A total of 300 (88%) households participated in the survey, representing 902 household members; 114 (13%) reported having conjunctivitis during the outbreak period. The median age of household members was 21 years (range: 1--83 years). The attack rate was higher among school-aged children than among persons aged >19 years (24% versus 10%, respectively) (relative risk [RR] = 2.42; 95% confidence interval [CI] = 1.72--3.40), among those living in urban than in rural areas (16% versus 10%, respectively; RR = 1.6; 95% CI = 1.18--2.35), and among close contacts of infected persons than among persons living alone (41% versus 6%, respectively; RR = 7.47; 95% CI = 1.92--29.12). Fifty-four (18%) households had at least one member with conjunctivitis. The attack rate was lowest for one-member households and increased with household size (correlation coefficient = 0.90; p = 0.005) (Table). Of 34 households with more than one member with conjunctivitis, 20 (59%) had an index patient who was of school age; overall, index patients were significantly younger than secondarily infected patients (median ages: 22 years versus 30 years; p = 0.034).

A total of 37 adult interviewees with conjunctivitis reported illnesses lasting a median of 7 days (range: 2--14 days); 24 (65%) sought medical care from a physician, nine (64%) of 14 employed interviewees missed work (median: 3 days; range: 0--10 days), and seven (87%) of eight students missed school (median: 2 days; range 0--10 days). Based on survey data, an estimated 490,000 persons (95% CI = 403,000--570,000) had conjunctivitis during August--October 2003, resulting in a combined 850 person-years of missed work (not including missed work for child care, which was not assessed) and 315,000 visits to physicians' offices. Combined, these factors were estimated to have cost Puerto Rico $30 million in lost worker production and health-care expenses during the 3-month period.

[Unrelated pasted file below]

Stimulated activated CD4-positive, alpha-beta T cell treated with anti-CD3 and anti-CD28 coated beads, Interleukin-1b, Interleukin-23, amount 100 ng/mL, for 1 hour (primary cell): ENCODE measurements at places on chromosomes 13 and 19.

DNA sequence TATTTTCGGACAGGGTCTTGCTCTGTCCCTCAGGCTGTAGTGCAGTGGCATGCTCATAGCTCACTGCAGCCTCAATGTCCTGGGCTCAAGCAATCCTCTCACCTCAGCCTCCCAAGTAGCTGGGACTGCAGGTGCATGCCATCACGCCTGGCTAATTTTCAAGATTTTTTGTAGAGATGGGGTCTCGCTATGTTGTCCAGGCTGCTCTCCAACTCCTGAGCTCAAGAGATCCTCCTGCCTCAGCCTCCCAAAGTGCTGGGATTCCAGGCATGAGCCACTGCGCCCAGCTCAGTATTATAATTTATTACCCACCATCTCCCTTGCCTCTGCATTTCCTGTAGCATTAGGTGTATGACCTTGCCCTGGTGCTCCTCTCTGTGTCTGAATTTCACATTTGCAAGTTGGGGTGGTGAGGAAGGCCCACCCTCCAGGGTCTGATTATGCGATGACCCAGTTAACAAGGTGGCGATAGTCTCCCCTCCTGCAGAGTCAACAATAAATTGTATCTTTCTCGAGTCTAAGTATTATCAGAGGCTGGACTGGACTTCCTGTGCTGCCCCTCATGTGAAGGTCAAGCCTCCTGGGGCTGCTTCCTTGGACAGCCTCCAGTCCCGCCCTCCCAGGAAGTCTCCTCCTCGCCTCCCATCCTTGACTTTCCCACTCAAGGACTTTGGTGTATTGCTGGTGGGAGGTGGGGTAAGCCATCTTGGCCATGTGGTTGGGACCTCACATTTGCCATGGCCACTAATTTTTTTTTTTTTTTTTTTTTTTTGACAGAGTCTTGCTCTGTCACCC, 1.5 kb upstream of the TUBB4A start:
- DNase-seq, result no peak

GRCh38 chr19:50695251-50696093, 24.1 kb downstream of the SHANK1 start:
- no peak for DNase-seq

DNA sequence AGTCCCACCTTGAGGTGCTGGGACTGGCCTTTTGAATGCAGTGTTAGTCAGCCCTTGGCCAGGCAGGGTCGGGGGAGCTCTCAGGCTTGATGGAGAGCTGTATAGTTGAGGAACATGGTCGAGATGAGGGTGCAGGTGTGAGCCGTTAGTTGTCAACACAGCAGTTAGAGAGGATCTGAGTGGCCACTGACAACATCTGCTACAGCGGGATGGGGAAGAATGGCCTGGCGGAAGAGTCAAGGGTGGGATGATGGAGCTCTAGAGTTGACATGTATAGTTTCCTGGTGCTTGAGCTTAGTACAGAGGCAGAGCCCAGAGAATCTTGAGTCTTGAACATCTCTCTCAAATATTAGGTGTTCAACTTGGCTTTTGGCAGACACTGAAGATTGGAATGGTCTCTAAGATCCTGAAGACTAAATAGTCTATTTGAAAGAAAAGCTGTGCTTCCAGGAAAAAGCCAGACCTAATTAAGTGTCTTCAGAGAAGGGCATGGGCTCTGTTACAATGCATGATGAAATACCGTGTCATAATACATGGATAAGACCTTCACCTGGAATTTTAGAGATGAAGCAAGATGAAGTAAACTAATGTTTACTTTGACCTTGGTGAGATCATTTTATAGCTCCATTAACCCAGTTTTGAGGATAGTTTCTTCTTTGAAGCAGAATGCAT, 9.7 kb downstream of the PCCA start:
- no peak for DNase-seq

Reported by: J Alonso-Echanove, MD, Y García-Guadalupe, MPH, J Rullán, MD, Puerto Rico Dept of Health. MA Pallansch, PhD, Div of Viral and Rickettsial Diseases, National Center for Infectious Diseases; F Alvarado-Ramy, MD, Div of Applied Public Health Training, Epidemiology Program Office; B Cauthen, MD, EIS Officer, CDC.

Editorial Note:

Since 1981, the Caribbean islands have had four major epidemics of AHC (1,4,5), including the outbreak described in this report. During the most recent previous outbreak in 1997, approximately 40,000 cases of AHC were reported in Puerto Rico (PRDOH, unpublished data, 1997). Immunity to the infection declines considerably within 7 years (6,7), and this loss of herd immunity to the virus might have permitted the widespread transmission observed during the 2003 outbreak.

The outbreak described in this report began in South America in the spring of 2003, affecting an estimated 200,000 persons in Brazil (8). The outbreak then moved into Central America and began affecting multiple islands in the Caribbean during the summer, including Puerto Rico in August (9). No states or other territories of the United States reported outbreaks of AHC during August--October 2003 and, since November, no other countries or states have reported an increase in cases.